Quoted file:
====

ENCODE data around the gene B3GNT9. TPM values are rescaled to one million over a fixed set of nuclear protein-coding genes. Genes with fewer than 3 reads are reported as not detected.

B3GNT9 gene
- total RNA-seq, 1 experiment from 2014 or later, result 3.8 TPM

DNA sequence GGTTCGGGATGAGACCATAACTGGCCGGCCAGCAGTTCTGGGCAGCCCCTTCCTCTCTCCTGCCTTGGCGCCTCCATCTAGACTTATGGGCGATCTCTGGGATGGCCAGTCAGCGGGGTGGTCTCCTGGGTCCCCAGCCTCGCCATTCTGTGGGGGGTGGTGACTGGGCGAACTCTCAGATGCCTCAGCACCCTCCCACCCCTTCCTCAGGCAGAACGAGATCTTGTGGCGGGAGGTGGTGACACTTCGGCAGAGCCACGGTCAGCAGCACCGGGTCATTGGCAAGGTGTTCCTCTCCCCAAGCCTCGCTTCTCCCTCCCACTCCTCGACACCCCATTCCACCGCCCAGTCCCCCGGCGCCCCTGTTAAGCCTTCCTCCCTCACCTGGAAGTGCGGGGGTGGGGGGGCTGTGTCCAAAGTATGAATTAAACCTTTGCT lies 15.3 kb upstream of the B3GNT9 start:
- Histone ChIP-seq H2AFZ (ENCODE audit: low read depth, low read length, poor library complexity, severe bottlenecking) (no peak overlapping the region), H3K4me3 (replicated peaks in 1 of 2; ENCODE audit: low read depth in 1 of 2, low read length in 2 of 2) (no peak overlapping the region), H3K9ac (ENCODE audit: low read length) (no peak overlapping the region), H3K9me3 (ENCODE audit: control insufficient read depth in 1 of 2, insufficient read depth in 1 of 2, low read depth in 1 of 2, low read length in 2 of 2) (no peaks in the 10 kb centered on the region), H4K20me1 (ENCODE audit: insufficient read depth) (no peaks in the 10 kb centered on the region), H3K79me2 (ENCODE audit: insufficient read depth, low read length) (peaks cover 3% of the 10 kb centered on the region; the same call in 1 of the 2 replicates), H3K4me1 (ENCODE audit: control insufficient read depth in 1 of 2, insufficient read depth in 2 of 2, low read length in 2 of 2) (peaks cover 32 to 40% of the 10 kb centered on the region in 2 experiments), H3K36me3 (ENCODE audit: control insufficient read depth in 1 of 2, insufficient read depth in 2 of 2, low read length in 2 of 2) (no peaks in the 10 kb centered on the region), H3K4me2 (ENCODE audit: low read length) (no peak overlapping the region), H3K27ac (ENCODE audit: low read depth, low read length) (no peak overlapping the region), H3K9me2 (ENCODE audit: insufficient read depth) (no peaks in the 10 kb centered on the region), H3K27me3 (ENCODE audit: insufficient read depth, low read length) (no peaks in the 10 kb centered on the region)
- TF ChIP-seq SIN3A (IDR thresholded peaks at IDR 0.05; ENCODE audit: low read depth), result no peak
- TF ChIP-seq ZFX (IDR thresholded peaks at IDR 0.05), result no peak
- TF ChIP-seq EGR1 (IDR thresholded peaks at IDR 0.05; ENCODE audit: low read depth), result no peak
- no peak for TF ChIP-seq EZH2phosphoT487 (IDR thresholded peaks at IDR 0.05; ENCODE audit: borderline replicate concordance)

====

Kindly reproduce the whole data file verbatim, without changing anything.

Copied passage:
ENCODE data around the gene B3GNT9. TPM values are rescaled to one million over a fixed set of nuclear protein-coding genes. Genes with fewer than 3 reads are reported as not detected.

B3GNT9 gene
- total RNA-seq, 1 experiment from 2014 or later, result 3.8 TPM

DNA sequence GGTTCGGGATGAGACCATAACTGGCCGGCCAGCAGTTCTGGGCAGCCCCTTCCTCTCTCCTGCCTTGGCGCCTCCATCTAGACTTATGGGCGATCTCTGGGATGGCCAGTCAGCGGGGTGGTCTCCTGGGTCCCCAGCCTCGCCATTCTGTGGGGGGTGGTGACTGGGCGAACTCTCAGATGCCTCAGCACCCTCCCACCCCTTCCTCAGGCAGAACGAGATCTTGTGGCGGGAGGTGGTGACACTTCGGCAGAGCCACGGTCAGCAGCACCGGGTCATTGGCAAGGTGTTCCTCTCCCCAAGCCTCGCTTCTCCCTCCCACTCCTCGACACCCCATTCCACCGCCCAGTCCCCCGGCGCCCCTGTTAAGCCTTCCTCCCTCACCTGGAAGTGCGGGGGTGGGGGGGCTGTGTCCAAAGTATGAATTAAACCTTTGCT lies 15.3 kb upstream of the B3GNT9 start:
- Histone ChIP-seq H2AFZ (ENCODE audit: low read depth, low read length, poor library complexity, severe bottlenecking) (no peak overlapping the region), H3K4me3 (replicated peaks in 1 of 2; ENCODE audit: low read depth in 1 of 2, low read length in 2 of 2) (no peak overlapping the region), H3K9ac (ENCODE audit: low read length) (no peak overlapping the region), H3K9me3 (ENCODE audit: control insufficient read depth in 1 of 2, insufficient read depth in 1 of 2, low read depth in 1 of 2, low read length in 2 of 2) (no peaks in the 10 kb centered on the region), H4K20me1 (ENCODE audit: insufficient read depth) (no peaks in the 10 kb centered on the region), H3K79me2 (ENCODE audit: insufficient read depth, low read length) (peaks cover 3% of the 10 kb centered on the region; the same call in 1 of the 2 replicates), H3K4me1 (ENCODE audit: control insufficient read depth in 1 of 2, insufficient read depth in 2 of 2, low read length in 2 of 2) (peaks cover 32 to 40% of the 10 kb centered on the region in 2 experiments), H3K36me3 (ENCODE audit: control insufficient read depth in 1 of 2, insufficient read depth in 2 of 2, low read length in 2 of 2) (no peaks in the 10 kb centered on the region), H3K4me2 (ENCODE audit: low read length) (no peak overlapping the region), H3K27ac (ENCODE audit: low read depth, low read length) (no peak overlapping the region), H3K9me2 (ENCODE audit: insufficient read depth) (no peaks in the 10 kb centered on the region), H3K27me3 (ENCODE audit: insufficient read depth, low read length) (no peaks in the 10 kb centered on the region)
- TF ChIP-seq SIN3A (IDR thresholded peaks at IDR 0.05; ENCODE audit: low read depth), result no peak
- TF ChIP-seq ZFX (IDR thresholded peaks at IDR 0.05), result no peak
- TF ChIP-seq EGR1 (IDR thresholded peaks at IDR 0.05; ENCODE audit: low read depth), result no peak
- no peak for TF ChIP-seq EZH2phosphoT487 (IDR thresholded peaks at IDR 0.05; ENCODE audit: borderline replicate concordance)